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  • Research article
  • Open Access

Spatially differentiated expression of quadruplicated green-sensitive RH2 opsin genes in zebrafish is determined by proximal regulatory regions and gene order to the locus control region

BMC Genetics201516:130

  • Received: 19 August 2015
  • Accepted: 27 October 2015
  • Published:



Fish are remarkably diverse in repertoires of visual opsins by gene duplications. Differentiation of their spatiotemporal expression patterns and absorption spectra enables fine-tuning of feature detection in spectrally distinct regions of the visual field during ontogeny. Zebrafish have quadruplicated green-sensitive (RH2) opsin genes in tandem (RH2-1, −2, −3, −4), which are expressed in the short member of the double cones (SDC). The shortest wavelength RH2 subtype (RH2-1) is expressed in the central to dorsal area of the adult retina. The second shortest wave subtype (RH2-2) is expressed overlapping with RH2-1 but extending outside of it. The second longest wave subtype (RH2-3) is expressed surrounding the RH2–2 area, and the longest wave subtype (RH2-4) is expressed outside of the RH2-3 area broadly occupying the ventral area. Expression of the four RH2 genes in SDC requires a single enhancer (RH2-LCR), but the mechanism of their spatial differentiation remains elusive.


Functional comparison of the RH2-LCR with its counterpart in medaka revealed that the regulatory role of the RH2-LCR in SDC-specific expression is evolutionarily conserved. By combining the RH2-LCR and the proximal upstream region of each RH2 gene with fluorescent protein reporters, we show that the RH2-LCR and the RH2-3 proximal regulatory region confer no spatial selectivity of expression in the retina. But those of RH2-1, −2 and −4 are capable of inducing spatial differentiation of expression. Furthermore, by analyzing transgenic fish with a series of arrays consisting of the RH2-LCR and multiple upstream regions of the RH2 genes in different orders, we show that a gene expression pattern related to an upstream region is greatly influenced by another flanking upstream region in a relative position-dependent manner.


The zebrafish RH2 genes except RH2-3 acquired differential cis-elements in the proximal upstream regions to specify the differential expression patterns. The input from these proximal elements collectively dictates the actual gene expression pattern of the locus, context-dependently. Importantly, competition for the RH2-LCR activity among the replicates is critical in this collective regulation, facilitating differentiation of expression among them. This combination of specificity and generality enables seemingly complicated spatial differentiation of duplicated opsin genes characteristic in fish.


  • Zebrafish
  • opsin
  • RH2
  • Gene duplication
  • Subfunctionalization
  • Expression
  • Gene regulation
  • RH2-LCR
  • Gene order


In vertebrates, visual opsins are classified into five phylogenetic types that originated in their common ancestor. RH1 is the rod opsin or rhodopsin responsible for dim-light vision. The other four are cone opsins for color vision: they are SWS1, SWS2, RH2 and M/LWS, and mainly sensitive to UV, blue, green and red light, respectively [1]. These different types of opsin genes are generally expressed in distinct types of photoreceptor cells that are arrayed in the retina to assure color discrimination [2].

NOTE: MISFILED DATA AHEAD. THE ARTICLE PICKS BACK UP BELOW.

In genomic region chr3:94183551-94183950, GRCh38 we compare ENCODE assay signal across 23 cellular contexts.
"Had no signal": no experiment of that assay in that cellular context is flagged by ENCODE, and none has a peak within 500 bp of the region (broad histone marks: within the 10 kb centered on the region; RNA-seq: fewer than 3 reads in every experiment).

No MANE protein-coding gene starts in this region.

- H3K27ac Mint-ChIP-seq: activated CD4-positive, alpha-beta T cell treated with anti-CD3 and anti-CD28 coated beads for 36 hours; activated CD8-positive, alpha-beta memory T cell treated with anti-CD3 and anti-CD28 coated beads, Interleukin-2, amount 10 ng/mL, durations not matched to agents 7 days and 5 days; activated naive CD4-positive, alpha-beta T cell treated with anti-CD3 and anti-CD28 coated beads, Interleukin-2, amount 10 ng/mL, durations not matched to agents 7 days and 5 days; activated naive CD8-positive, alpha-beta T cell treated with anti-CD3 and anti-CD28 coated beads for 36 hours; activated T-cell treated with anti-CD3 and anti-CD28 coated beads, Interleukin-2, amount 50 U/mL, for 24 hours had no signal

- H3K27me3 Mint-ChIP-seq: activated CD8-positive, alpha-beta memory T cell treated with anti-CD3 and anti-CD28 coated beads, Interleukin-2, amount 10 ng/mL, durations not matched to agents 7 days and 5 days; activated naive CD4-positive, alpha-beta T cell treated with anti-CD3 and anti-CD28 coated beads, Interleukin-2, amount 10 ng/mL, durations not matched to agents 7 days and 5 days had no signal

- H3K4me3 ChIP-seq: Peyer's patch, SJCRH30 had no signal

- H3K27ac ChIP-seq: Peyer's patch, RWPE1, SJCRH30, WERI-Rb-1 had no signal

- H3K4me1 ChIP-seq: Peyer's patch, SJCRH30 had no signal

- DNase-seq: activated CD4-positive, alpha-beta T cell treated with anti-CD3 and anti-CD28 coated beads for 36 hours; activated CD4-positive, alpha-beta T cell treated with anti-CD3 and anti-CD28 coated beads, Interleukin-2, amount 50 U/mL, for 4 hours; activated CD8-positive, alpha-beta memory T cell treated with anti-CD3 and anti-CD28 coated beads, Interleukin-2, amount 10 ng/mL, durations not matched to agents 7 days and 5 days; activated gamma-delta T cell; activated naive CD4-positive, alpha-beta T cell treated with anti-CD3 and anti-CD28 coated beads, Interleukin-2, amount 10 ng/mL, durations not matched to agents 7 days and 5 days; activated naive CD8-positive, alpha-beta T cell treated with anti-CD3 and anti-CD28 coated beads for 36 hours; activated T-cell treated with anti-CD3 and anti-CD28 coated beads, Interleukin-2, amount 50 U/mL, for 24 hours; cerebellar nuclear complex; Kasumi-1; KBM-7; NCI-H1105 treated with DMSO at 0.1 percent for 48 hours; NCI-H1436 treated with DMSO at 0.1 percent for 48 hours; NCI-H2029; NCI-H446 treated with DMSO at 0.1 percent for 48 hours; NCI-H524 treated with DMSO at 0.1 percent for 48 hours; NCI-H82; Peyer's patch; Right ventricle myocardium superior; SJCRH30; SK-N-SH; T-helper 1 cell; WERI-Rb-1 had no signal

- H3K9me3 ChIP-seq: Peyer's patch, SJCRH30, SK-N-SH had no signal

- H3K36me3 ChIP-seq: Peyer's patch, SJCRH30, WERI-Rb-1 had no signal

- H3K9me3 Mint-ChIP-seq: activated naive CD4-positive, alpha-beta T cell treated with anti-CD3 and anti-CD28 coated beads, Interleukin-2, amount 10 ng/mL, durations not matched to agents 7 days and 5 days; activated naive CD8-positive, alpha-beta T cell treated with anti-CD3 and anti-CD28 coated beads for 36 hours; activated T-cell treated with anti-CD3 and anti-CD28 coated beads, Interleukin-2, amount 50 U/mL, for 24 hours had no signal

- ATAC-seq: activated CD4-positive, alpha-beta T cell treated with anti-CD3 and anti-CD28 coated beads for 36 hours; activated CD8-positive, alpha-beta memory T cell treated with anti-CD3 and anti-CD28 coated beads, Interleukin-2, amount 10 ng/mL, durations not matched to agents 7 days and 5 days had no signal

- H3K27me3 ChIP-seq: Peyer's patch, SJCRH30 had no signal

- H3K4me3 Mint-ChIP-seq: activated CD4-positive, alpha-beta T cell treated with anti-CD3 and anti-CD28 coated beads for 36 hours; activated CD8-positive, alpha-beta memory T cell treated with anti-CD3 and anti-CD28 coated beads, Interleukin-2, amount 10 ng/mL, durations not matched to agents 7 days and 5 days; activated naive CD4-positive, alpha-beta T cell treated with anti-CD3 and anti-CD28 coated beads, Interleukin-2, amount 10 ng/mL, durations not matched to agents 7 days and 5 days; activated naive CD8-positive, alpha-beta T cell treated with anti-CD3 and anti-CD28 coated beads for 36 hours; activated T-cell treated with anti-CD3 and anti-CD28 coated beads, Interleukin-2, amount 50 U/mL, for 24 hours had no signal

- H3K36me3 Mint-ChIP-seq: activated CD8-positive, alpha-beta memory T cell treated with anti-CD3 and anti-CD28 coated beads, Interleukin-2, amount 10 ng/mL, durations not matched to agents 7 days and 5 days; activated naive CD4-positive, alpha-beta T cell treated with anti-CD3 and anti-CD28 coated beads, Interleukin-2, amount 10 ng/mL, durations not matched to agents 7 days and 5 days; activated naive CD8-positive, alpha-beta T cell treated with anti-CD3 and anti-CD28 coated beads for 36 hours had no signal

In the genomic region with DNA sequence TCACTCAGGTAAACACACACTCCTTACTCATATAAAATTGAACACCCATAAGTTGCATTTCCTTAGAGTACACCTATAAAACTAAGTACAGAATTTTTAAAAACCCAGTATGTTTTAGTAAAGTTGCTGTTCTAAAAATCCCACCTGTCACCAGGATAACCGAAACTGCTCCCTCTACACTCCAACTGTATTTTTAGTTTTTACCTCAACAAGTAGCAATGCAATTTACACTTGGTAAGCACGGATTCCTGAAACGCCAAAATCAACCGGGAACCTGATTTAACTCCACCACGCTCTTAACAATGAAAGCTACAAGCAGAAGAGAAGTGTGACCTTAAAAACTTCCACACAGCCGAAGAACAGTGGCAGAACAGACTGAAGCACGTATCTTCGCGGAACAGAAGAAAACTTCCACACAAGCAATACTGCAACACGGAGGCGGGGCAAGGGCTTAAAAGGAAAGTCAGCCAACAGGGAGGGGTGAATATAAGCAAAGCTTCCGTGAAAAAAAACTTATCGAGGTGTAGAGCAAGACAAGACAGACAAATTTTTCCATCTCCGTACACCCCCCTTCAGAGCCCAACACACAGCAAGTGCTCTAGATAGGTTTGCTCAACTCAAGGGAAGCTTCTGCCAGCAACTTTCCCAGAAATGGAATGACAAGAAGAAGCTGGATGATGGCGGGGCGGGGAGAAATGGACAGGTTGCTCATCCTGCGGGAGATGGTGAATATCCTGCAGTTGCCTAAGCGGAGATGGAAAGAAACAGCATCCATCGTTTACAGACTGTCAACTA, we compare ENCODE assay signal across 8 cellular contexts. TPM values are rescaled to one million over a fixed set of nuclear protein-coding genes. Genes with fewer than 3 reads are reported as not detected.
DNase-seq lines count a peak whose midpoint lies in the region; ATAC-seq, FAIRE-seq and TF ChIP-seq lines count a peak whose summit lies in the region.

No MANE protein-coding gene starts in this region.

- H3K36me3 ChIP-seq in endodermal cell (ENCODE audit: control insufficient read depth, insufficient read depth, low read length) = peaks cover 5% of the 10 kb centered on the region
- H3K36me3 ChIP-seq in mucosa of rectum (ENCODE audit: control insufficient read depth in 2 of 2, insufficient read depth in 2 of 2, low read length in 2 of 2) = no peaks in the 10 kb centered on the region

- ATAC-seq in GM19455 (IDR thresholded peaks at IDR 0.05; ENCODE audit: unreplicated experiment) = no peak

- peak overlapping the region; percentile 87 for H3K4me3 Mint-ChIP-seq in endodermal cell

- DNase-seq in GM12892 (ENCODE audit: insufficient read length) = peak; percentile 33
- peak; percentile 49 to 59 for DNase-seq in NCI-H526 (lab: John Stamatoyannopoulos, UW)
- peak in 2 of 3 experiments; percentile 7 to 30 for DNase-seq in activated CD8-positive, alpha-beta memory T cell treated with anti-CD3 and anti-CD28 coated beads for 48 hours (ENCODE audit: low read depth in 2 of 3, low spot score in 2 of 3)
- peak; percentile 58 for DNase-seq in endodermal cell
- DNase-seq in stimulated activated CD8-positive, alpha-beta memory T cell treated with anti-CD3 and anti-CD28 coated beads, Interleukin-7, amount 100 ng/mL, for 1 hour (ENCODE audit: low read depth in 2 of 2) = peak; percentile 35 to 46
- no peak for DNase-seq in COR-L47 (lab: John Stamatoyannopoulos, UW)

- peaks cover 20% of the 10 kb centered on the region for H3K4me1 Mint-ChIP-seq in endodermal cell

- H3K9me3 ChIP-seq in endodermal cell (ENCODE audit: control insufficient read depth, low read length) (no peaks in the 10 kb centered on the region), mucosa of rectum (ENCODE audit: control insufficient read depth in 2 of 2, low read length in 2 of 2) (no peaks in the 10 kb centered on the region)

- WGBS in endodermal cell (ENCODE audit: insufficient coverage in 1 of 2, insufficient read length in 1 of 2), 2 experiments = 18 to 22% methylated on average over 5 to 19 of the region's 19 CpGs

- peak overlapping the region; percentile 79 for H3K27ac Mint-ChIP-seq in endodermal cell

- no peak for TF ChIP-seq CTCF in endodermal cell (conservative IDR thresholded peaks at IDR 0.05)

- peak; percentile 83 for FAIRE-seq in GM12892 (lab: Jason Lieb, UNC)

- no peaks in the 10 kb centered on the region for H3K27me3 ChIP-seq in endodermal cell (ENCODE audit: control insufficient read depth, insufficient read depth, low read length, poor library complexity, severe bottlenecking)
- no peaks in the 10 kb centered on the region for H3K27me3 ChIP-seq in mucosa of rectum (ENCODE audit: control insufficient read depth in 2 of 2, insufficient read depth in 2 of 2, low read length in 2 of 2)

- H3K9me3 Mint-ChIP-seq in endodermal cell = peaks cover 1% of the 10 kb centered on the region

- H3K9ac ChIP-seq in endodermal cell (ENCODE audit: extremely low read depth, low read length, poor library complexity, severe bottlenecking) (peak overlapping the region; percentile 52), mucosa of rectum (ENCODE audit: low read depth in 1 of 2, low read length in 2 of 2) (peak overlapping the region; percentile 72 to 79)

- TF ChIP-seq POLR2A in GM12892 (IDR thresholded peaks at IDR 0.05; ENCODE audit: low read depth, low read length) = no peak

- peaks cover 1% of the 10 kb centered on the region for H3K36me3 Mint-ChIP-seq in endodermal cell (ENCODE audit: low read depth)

Among vertebrates, fish have experienced gain and loss of visual opsins repeatedly by gene duplications and deletions. For example, zebrafish (Danio rerio) have ten visual opsin genes: a tandem array of spectrally distinct two LWS genes (LWS-1 and LWS-2) and that of four RH2 genes (RH2-1, RH2-2, RH2-3 and RH2-4), single-copy SWS1 and SWS2 genes, and two RH1 genes [3, 4]. Medaka (Oryzias latipes) [5] and cichlid (Nile tilapia, Oreochromis niloticus) [6, 7] have nine and eight opsin genes, respectively.

Newly replicated daughter genes are identical; hence typically only one is likely to be preserved and the others become pseudogenes due to functional redundancy. Nevertheless, if the replicates undergo a process of subfunctionalization, i.e. taking a different part of original function which the ancestral gene had, both genes are more likely to be preserved [8]. The subtype opsin genes in fish indeed achieved the subfunctionalization by differential spatial and temporal expression patterns within the retina as well as divergent absorption spectra of the encoding photopigments [3, 5, 914].

In the case of zebrafish, all the four subtypes of RH2 are expressed in the short (or accessory) member of double cones (SDCs) and both two LWS subtypes are expressed in the long (or principal) member of double cones (LDCs) [13, 15, 16]. However, they are differentiated in the expression pattern in the retina [13]. Fish eyes continue to grow through the lifetime by adding new cells to the peripheral zones [17]. Concomitantly, early-expressed subtypes are located centrally in the adult retina. The shortest wavelength RH2 subtype (RH2-1) is expressed earliest and in the central to the dorsal area of the adult retina. The second shortest wave subtype (RH2-2) is expressed subsequently overlapping with RH2-1 but extending outside of it. The longer wave RH2 subtype (RH2-3) is expressed later and in a region surrounding the RH2–2 area, and the longest wave RH2 subtype (RH2-4) is also expressed later and outside of the RH2-3 area, broadly occupying the ventral area. Similarly, the shorter wave LWS subtype (LWS-2) is expressed earlier and in the central-to-dorsal area in the adult retina, and the longer wave LWS subtype (LWS-1) is expressed later in the development and confined peripherally with largely occupying the ventro-nasal area of the adult retina [13]. Thus, in zebrafish, each replicated opsin gene is expressed in a portion of the expression area of their hypothetical ancestral gene, which is presumed to have been expressed throughout the retina, while maintaining the cell-type specificity. As a result, retinal regions that detect spectrally distinct portions of the visual field in the water acquired different spectral sensitivity and presumably different color vision [13].